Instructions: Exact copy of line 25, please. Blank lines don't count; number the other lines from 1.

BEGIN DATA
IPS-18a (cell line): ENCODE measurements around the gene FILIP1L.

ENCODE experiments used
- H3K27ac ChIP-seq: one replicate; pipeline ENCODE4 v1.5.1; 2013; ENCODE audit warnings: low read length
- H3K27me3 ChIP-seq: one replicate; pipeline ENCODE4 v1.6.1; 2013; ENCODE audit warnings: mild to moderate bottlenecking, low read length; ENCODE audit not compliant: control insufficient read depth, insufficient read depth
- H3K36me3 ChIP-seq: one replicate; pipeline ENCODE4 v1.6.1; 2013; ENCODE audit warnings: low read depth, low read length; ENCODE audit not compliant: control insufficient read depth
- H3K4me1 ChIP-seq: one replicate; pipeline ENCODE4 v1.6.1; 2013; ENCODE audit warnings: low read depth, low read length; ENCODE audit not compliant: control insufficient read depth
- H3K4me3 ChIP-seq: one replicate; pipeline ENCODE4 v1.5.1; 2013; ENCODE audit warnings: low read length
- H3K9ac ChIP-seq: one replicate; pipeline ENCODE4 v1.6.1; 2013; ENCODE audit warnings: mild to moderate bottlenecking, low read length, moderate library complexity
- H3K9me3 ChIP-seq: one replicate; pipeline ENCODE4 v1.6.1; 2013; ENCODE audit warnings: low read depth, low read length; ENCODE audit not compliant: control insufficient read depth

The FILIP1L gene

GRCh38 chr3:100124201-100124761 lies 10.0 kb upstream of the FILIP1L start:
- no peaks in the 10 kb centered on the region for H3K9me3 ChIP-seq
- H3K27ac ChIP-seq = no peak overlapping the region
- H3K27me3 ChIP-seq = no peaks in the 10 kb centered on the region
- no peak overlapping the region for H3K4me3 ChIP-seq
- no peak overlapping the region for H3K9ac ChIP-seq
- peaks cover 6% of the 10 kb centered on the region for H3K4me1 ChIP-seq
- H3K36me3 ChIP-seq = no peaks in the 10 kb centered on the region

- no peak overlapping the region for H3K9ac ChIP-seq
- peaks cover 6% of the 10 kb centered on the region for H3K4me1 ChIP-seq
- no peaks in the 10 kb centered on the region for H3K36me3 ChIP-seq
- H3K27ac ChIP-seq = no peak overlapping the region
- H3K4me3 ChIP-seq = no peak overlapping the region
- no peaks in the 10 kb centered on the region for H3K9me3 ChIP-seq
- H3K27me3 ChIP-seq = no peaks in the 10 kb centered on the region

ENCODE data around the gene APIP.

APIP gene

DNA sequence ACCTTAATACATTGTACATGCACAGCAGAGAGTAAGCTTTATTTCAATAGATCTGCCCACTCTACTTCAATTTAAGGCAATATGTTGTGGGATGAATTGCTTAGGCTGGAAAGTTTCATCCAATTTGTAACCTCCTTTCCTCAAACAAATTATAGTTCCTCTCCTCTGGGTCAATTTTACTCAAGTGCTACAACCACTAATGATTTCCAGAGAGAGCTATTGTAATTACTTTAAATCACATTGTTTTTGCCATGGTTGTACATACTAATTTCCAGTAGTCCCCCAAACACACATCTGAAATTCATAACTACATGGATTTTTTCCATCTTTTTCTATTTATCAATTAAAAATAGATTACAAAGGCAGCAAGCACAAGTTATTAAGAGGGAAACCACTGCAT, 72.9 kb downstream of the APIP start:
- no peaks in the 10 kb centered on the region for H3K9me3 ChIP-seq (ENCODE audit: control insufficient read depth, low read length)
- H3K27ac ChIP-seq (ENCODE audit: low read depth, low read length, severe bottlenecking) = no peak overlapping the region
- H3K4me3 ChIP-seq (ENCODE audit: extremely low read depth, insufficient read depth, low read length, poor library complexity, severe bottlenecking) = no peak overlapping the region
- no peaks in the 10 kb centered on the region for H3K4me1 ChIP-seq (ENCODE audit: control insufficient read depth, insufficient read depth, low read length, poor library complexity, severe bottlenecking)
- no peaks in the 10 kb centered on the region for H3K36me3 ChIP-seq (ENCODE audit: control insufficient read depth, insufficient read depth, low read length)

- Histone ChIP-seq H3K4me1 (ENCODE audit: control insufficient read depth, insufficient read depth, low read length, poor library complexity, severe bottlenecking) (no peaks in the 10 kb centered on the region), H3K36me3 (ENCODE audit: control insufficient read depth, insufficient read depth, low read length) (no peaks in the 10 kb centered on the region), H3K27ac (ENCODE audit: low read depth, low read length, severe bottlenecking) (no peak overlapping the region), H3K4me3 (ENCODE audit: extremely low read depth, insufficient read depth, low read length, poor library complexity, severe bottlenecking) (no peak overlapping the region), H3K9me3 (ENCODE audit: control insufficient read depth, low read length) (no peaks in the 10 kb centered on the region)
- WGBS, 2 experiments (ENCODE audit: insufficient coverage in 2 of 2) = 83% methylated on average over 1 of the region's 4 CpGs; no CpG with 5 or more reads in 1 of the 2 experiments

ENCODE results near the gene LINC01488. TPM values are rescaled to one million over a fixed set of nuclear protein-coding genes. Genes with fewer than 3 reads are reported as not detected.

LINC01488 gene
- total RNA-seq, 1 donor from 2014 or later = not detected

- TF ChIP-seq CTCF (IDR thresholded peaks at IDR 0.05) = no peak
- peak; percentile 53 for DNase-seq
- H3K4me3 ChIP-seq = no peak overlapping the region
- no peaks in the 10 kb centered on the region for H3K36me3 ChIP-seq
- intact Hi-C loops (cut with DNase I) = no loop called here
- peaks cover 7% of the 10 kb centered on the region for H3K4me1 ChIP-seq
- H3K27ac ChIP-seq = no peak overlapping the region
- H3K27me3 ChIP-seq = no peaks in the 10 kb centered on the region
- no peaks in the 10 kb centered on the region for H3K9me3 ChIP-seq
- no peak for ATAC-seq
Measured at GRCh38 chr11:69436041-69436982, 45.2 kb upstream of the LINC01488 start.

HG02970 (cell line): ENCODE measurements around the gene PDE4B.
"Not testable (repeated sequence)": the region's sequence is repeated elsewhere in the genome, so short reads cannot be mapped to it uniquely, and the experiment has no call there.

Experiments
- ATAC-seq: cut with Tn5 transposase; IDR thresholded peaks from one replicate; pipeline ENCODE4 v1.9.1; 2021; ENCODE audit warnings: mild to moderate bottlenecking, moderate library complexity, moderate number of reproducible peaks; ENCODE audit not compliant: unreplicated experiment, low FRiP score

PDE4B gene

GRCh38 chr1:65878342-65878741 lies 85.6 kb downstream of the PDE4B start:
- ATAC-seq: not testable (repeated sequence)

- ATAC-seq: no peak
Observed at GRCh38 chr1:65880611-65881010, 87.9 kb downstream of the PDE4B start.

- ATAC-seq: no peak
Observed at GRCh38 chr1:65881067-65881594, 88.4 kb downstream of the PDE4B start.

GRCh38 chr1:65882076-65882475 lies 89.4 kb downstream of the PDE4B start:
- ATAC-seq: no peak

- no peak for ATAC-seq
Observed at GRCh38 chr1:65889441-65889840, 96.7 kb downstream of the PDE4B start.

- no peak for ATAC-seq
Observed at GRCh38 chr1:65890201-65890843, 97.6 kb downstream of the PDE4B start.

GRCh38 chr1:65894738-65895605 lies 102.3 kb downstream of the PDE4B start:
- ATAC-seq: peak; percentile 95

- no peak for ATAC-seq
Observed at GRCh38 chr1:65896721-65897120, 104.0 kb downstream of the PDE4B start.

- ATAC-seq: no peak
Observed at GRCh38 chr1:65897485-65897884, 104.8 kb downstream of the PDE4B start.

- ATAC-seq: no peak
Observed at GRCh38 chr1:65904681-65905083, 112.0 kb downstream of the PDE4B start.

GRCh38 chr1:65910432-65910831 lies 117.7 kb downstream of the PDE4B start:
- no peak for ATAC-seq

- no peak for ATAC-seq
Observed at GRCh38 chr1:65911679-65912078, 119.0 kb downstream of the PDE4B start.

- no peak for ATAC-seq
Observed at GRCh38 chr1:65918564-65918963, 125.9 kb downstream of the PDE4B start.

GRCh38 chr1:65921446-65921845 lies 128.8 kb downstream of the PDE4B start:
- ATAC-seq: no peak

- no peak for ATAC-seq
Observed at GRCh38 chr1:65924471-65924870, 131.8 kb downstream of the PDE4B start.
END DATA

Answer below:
- H3K27me3 ChIP-seq = no peaks in the 10 kb centered on the region